Chairman of Barclays UK Sir Ian Cheshire said a trade deal with the EU would bring clarity to business.

He told BBC Radio 4’s Today programme: ‘This was pure politics. It was always the last minute sort of rabbit from the hat.

‘And I’m very glad that it appears we can carry on with… our most important trading relationship.

‘And business can plan. I think that’s been the overriding issue for businesses over the last two years. They are occasionally accused of not being ready, and the question is – ready for what?

‘At least now we have got clarity and we can get on.’ 

Mr Johnson’s decision to take personal charge of the negotiations at the weekend is believed to have been critical in breaking the deadlock.

‘He knew where his red lines were because he set them – he was completely across the detail,’ one source told the Mail. ‘When it was all over, von der Leyen asked ‘Do we have a deal?’ He replied simply ‘Yes’.’

A last-minute protest by French president Emmanuel Macron – long seen as the biggest obstacle to an agreement, with his demands on fishing rights – is regarded as the one remaining threat. 

The government assessment listed a series of UK wins - although some experts suggested they were rose-tinted

The government assessment listed a series of UK wins - although some experts suggested they were rose-tinted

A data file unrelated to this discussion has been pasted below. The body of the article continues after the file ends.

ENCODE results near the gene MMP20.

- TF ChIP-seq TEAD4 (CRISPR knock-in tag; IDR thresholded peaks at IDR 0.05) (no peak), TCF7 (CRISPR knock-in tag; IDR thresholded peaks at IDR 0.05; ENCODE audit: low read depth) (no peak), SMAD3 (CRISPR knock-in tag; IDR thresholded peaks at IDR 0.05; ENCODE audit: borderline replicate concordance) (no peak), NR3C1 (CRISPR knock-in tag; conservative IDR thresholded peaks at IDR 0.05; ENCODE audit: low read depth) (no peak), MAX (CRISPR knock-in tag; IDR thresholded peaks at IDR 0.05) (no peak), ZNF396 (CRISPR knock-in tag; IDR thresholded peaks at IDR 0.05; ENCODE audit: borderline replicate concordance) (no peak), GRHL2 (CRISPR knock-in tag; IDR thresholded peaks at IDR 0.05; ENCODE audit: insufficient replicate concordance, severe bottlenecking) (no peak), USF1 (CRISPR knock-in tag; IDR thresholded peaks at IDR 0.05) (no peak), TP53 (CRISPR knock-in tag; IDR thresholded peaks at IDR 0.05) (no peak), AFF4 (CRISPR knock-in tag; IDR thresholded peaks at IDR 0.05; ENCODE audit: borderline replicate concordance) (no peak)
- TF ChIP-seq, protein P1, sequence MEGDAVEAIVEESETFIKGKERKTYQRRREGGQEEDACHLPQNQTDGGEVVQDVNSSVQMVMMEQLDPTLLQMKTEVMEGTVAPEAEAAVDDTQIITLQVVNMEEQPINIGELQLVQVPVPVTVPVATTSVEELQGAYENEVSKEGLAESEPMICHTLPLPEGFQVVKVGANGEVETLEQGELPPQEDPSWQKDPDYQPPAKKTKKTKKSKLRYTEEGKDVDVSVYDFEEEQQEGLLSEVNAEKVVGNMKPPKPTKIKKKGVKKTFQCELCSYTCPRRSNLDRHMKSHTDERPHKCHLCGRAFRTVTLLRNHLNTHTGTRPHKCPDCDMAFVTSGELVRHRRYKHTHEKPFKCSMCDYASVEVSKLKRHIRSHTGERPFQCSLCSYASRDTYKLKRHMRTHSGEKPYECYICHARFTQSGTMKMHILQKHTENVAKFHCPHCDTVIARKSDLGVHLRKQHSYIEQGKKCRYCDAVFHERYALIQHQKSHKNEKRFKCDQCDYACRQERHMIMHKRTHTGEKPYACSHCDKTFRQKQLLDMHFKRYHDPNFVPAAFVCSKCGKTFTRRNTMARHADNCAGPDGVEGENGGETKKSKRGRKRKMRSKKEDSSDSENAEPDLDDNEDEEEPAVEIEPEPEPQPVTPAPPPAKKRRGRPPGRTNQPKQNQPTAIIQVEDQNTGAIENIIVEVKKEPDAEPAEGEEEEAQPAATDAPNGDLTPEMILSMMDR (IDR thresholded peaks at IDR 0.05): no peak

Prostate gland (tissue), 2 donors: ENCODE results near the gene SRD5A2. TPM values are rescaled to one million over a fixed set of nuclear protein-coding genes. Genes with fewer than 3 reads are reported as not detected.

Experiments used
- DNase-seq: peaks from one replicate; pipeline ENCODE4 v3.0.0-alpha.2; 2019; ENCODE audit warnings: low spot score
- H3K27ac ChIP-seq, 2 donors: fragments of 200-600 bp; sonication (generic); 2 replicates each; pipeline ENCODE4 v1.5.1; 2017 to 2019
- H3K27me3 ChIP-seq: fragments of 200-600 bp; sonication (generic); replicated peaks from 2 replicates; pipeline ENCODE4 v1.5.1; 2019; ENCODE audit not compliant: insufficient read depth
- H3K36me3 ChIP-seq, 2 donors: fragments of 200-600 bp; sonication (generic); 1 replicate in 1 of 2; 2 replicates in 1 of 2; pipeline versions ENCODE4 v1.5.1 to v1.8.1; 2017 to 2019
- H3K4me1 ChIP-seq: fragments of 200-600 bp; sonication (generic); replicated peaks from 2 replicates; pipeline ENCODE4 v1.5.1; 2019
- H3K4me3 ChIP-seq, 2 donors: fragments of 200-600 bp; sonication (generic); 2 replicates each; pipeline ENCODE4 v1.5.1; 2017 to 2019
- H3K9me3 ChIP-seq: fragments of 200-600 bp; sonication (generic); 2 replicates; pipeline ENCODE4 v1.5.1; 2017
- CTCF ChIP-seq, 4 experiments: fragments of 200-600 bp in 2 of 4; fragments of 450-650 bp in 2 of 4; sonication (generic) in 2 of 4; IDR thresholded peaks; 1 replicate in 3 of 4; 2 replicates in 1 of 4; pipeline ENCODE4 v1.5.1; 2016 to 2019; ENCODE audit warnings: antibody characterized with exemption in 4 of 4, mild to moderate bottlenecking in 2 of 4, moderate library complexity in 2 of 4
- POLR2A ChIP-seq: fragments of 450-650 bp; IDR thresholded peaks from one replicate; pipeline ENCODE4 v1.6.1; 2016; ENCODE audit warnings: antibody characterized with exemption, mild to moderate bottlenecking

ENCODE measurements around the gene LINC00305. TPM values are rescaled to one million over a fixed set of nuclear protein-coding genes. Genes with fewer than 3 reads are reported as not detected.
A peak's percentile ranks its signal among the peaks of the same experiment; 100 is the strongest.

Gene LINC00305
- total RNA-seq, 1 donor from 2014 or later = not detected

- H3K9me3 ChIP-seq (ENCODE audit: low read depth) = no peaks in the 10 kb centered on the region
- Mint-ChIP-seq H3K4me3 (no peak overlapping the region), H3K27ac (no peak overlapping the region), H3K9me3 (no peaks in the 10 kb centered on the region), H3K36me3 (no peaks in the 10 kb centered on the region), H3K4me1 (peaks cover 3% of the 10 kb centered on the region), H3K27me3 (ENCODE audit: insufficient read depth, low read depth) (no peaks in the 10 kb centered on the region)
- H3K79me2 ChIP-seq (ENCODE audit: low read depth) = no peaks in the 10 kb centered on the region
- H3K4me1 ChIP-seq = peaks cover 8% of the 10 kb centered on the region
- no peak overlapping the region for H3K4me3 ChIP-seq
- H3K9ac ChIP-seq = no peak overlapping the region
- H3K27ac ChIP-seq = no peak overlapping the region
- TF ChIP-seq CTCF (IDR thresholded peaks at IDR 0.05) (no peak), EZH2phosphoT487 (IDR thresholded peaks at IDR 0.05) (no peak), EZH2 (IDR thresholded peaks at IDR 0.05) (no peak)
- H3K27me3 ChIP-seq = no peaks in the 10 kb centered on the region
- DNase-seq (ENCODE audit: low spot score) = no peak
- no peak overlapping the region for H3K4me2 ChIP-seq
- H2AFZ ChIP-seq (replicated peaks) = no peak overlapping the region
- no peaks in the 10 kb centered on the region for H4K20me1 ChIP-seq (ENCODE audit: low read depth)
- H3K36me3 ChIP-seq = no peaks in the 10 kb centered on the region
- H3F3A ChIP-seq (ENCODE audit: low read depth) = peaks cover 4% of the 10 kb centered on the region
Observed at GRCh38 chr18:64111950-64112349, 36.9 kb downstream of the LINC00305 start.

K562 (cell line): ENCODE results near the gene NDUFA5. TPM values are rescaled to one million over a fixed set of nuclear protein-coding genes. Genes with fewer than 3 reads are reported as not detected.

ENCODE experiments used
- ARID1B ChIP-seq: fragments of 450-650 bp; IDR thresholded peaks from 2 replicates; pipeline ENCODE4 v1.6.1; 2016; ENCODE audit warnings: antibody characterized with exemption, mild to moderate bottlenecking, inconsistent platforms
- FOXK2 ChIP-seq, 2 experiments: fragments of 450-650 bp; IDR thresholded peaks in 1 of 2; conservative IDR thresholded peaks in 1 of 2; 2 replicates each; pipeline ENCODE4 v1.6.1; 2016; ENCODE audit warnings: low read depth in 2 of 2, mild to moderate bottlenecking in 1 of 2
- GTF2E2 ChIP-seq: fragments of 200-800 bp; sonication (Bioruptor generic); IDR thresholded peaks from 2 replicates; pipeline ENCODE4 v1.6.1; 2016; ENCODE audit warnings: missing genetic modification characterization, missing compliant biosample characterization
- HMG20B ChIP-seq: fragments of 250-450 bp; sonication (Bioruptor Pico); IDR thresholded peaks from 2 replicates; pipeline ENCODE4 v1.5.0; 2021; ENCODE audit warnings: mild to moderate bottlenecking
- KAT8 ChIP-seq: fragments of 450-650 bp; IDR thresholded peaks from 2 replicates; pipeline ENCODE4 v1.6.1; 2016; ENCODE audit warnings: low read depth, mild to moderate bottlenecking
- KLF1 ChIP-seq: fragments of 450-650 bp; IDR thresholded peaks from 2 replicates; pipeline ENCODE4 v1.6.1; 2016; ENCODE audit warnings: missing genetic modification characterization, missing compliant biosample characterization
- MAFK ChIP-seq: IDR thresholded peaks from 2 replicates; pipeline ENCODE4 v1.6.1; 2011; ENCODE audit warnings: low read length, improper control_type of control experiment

The government assessment listed a series of UK wins – although some experts suggested they were rose-tinted

Downing Street was bustling today as the world awaited confirmation of a post-Brexit trade agreement

Downing Street was bustling today as the world awaited confirmation of a post-Brexit trade agreement

Downing Street was bustling today as the world awaited confirmation of a post-Brexit trade agreement

Boris Johnson joined a virtual call with British Military personnel from around the globe last night to thank them for their services and to wish them a Merry Christmas

Boris Johnson joined a virtual call with British Military personnel from around the globe last night to thank them for their services and to wish them a Merry Christmas

Boris Johnson joined a virtual call with British Military personnel from around the globe last night to thank them for their services and to wish them a Merry Christmas